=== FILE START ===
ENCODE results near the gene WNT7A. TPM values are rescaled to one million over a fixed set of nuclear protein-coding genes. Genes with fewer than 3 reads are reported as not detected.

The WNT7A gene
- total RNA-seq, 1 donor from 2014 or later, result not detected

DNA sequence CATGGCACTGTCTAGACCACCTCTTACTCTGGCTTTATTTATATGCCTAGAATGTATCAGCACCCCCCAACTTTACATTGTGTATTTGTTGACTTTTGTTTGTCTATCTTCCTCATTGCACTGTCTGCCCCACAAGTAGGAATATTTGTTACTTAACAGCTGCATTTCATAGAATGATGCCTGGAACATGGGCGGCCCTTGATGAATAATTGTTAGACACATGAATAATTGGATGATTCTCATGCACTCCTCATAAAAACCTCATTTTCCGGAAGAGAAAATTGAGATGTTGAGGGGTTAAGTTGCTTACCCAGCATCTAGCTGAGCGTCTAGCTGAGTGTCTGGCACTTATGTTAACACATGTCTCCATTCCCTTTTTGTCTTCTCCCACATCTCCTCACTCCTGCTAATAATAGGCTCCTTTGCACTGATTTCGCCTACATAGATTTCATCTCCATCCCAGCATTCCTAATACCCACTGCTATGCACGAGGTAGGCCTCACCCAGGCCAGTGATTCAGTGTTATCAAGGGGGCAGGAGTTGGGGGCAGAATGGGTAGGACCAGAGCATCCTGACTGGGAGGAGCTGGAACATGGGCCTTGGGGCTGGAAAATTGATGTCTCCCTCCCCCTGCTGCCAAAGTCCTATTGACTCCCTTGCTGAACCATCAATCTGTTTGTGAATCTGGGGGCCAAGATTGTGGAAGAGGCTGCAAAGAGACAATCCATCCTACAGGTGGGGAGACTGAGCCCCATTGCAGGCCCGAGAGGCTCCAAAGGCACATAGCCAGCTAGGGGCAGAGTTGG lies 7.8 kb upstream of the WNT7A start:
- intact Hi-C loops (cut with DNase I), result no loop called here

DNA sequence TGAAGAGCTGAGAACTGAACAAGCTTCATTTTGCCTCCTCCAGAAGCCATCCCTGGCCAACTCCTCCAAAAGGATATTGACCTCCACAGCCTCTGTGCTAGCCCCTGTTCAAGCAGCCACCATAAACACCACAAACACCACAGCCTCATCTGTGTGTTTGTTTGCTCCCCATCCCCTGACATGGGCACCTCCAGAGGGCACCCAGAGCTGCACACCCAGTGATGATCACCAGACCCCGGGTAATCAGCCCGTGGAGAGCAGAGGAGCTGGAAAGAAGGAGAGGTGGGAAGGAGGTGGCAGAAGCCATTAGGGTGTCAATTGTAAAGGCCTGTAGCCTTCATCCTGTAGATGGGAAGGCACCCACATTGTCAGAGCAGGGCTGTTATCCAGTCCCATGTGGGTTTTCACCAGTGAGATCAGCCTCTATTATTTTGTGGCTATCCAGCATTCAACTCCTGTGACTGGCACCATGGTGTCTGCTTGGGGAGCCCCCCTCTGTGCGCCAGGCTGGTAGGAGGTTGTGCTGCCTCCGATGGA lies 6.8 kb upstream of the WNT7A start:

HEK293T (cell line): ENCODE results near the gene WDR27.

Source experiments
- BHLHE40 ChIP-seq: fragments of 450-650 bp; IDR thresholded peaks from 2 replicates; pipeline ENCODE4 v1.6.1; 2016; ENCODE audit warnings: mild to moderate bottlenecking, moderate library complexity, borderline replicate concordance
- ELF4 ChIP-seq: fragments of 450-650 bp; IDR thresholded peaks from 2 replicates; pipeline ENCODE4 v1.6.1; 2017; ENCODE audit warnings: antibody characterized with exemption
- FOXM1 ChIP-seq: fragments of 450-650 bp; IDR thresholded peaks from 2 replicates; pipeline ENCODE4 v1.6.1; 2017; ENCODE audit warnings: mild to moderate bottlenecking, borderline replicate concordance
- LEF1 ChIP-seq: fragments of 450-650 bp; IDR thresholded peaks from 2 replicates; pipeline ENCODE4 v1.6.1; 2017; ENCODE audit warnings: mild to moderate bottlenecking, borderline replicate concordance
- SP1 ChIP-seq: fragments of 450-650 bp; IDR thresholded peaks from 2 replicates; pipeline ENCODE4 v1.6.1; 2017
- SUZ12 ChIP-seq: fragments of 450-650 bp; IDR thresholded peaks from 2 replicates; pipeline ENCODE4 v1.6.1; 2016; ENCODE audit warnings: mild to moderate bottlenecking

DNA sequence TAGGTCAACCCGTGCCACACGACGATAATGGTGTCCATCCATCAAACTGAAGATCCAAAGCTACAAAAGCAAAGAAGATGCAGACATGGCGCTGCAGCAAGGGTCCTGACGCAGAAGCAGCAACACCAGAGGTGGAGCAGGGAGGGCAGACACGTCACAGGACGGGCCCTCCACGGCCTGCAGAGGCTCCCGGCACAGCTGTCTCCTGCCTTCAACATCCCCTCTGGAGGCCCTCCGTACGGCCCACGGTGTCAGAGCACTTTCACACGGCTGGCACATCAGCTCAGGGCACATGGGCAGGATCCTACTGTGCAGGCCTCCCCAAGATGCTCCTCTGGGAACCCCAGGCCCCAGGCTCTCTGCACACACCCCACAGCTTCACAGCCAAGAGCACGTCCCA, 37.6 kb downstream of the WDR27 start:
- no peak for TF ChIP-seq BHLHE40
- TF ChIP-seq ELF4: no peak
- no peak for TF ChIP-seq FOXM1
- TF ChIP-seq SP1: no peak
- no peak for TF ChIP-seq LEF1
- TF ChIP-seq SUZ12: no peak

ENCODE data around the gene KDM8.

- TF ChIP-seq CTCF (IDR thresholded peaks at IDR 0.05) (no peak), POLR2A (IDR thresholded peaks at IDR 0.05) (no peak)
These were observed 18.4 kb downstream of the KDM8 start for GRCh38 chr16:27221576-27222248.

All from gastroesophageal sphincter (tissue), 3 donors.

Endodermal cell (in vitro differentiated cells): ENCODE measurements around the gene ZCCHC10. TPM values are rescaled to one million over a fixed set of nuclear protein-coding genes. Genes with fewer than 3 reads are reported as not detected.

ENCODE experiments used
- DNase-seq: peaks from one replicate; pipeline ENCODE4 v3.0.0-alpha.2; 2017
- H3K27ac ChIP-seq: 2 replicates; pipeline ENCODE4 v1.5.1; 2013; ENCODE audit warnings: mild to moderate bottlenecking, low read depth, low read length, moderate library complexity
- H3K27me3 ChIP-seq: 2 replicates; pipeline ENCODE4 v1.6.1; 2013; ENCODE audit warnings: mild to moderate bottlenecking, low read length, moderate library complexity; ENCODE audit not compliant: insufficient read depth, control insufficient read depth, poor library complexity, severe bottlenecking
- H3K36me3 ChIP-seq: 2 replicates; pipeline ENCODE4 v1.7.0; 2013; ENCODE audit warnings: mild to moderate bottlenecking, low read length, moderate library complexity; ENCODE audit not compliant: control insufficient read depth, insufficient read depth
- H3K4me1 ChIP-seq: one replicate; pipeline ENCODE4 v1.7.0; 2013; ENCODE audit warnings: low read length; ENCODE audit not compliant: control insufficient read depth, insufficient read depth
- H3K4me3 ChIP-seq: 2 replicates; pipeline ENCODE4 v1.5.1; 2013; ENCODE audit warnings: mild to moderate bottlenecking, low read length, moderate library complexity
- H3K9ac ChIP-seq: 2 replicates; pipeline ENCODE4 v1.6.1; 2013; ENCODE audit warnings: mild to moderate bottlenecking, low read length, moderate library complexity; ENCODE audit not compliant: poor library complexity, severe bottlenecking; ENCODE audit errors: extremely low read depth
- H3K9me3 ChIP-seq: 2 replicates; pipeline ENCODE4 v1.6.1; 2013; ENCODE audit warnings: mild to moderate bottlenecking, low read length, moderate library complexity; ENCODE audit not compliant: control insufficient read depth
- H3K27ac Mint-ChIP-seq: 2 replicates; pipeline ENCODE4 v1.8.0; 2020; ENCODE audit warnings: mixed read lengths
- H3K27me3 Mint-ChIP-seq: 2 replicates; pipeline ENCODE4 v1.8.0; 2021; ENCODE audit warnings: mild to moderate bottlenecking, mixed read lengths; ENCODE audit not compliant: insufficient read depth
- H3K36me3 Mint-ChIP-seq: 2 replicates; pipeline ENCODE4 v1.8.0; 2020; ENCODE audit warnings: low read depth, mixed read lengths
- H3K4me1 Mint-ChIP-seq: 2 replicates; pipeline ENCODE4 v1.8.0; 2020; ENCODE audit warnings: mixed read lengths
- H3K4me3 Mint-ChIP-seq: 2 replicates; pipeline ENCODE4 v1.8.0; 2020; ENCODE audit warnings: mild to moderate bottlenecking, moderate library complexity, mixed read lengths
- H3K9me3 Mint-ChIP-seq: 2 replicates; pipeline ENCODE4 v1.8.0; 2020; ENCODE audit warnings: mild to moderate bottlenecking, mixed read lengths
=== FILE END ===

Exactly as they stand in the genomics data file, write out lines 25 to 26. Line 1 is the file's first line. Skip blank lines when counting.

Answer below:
All from gastroesophageal sphincter (tissue), 3 donors.

Endodermal cell (in vitro differentiated cells): ENCODE measurements around the gene ZCCHC10. TPM values are rescaled to one million over a fixed set of nuclear protein-coding genes. Genes with fewer than 3 reads are reported as not detected.